If you have children or grandchildren, you’ll be aware how important Halloween has become in recent years. Brits now spend an eye-watering £400 million on the spooky holiday, on everything from costumes to sweet treats.
So, with Halloween just around the corner, we’ve highlighted five scary financial mistakes you should avoid this October 31…
Taking your pension pot without advice
Recent data from the Financial Conduct Authority showed that, in the year to 31 March 2019, almost half of all pension plans were accessed without regulated advice or guidance being taken by the holder.
48% of all people accessing their retirement savings did so without advice, with almost three-quarters taking more than 4% of the fund value each year. This compares with guidance from the Institute of the Faculty of Actuaries who suggest that 3% would be a more suitable drawdown rate for a 55-year-old, and 3.5% for a 65-year-old.
Accessing your pension savings without advice can lead to several potential problems:
- You could end up with a tax charge if you withdraw more than a 25% lump sum, or you could find yourself in a higher tax bracket
- You could withdraw too much, meaning you could run out of money in later life
- Failing to shop around could see you pay more in plan fees and charges
- Withdrawing could see you miss out on the benefits of staying in your pension for longer
- You may have other assets and it may be more suitable to access these first.
If you’re approaching retirement and wondering what to do with your retirement savings and how to structure your pension income, speak to a professional first. A financial adviser or planner can help you make the right decisions.
The tax implications of pension withdrawals will be based on your individual circumstances, tax legislation and regulation which are subject to change in the future.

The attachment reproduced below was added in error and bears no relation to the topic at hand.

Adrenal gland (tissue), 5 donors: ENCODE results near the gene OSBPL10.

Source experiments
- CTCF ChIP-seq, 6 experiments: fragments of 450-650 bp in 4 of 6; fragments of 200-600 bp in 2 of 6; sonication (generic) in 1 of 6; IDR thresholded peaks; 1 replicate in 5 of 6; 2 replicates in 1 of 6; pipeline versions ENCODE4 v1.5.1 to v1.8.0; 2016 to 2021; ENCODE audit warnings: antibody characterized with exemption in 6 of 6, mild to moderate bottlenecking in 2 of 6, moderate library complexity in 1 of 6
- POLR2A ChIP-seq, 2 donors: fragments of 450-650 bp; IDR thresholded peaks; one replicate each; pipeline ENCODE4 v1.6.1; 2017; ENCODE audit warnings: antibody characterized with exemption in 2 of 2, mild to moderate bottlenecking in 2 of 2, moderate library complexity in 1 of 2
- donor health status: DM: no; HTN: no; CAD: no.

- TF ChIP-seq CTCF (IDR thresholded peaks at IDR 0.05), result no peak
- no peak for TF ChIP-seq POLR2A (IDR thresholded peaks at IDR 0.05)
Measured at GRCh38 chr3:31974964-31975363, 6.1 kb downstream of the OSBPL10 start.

2. Staying invested in cash for too long
According to recent data from JP Morgan, investors have withdrawn 3% of assets under management from equities in 2019, twice the level of withdrawals made during the financial crisis.
James Thomson, who runs the £1.8bn Rathbones Global Opportunities fund says: “That data is striking because the negative feeling towards equities is worse than when we were in a crisis, despite the fact we are not in a financial crisis right now.”
While many investors retreat to cash or fixed income investments during market turmoil, holding too much of your money in cash can negatively impact your financial plan.
For example, around 72% of ISA money is in cash. Considering that inflation is around 2% and the top easy-access cash ISAs are only paying around 1.5%, investing in cash is currently struggling to even keep up with the cost of living.
While cash investments are secure, and equities involve an element of risk, the average returns on equity-based investments have traditionally been better.
Equity (and bond) investments have historically outperformed cash over the long term. According to Morningstar and M&G, the average annual return on UK investments between 1989 and 2014, adjusted for inflation, is 5.2% for equities and 4.6% for bonds.
Although cash is considered secure staying in cash for too long could impact your returns and your ability to generate the income and lifestyle you want in later life.
Investing in shares should be regarded as a long-term investment and should fit in with your overall attitude to risk and financial circumstances. The value of your investment (and any income from them) can go down as well as up and you may not get back the full amount you invested. Past performance is not a reliable indicator of future performance.
3. Paying any Standard Variable Rate (SVR)
Whether it’s your mortgage or your electricity supply, there’s rarely a good reason for sitting on a provider’s Standard Variable Rate (SVR).